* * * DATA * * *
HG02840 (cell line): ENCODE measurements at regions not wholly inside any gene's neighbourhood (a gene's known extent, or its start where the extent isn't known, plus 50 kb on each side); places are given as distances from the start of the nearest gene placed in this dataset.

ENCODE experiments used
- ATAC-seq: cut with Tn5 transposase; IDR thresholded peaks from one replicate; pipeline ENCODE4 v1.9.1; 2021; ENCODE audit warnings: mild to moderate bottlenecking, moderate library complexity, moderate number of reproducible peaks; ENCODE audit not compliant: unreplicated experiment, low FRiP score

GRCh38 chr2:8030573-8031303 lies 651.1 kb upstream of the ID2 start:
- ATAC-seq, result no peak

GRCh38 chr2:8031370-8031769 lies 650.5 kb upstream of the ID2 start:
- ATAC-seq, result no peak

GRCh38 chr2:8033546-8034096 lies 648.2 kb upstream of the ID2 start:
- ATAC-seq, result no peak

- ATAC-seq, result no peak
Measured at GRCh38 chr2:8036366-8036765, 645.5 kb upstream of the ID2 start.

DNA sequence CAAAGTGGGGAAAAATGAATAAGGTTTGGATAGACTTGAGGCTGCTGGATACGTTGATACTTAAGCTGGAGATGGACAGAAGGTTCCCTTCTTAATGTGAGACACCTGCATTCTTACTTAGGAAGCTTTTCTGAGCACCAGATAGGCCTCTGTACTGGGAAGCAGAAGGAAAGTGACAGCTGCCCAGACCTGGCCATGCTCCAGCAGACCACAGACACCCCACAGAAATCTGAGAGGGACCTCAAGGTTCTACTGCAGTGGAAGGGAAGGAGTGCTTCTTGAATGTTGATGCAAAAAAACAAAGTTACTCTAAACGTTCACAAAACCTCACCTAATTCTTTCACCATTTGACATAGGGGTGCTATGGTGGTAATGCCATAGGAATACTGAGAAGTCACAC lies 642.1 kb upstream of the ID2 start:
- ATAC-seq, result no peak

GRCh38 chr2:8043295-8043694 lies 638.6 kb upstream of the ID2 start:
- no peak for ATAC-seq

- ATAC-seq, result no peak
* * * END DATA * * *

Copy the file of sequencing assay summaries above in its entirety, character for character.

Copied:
HG02840 (cell line): ENCODE measurements at regions not wholly inside any gene's neighbourhood (a gene's known extent, or its start where the extent isn't known, plus 50 kb on each side); places are given as distances from the start of the nearest gene placed in this dataset.

ENCODE experiments used
- ATAC-seq: cut with Tn5 transposase; IDR thresholded peaks from one replicate; pipeline ENCODE4 v1.9.1; 2021; ENCODE audit warnings: mild to moderate bottlenecking, moderate library complexity, moderate number of reproducible peaks; ENCODE audit not compliant: unreplicated experiment, low FRiP score

GRCh38 chr2:8030573-8031303 lies 651.1 kb upstream of the ID2 start:
- ATAC-seq, result no peak

GRCh38 chr2:8031370-8031769 lies 650.5 kb upstream of the ID2 start:
- ATAC-seq, result no peak

GRCh38 chr2:8033546-8034096 lies 648.2 kb upstream of the ID2 start:
- ATAC-seq, result no peak

- ATAC-seq, result no peak
Measured at GRCh38 chr2:8036366-8036765, 645.5 kb upstream of the ID2 start.

DNA sequence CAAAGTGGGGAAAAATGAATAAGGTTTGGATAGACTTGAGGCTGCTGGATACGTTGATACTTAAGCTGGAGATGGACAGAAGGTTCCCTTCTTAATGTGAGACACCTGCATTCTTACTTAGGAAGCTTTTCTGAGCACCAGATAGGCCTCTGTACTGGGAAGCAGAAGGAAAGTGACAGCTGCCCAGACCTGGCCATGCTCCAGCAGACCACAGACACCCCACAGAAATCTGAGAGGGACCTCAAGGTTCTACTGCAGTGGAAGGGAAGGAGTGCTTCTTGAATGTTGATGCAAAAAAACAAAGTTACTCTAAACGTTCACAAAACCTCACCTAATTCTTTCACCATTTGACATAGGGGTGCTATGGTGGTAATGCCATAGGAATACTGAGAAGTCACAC lies 642.1 kb upstream of the ID2 start:
- ATAC-seq, result no peak

GRCh38 chr2:8043295-8043694 lies 638.6 kb upstream of the ID2 start:
- no peak for ATAC-seq

- ATAC-seq, result no peak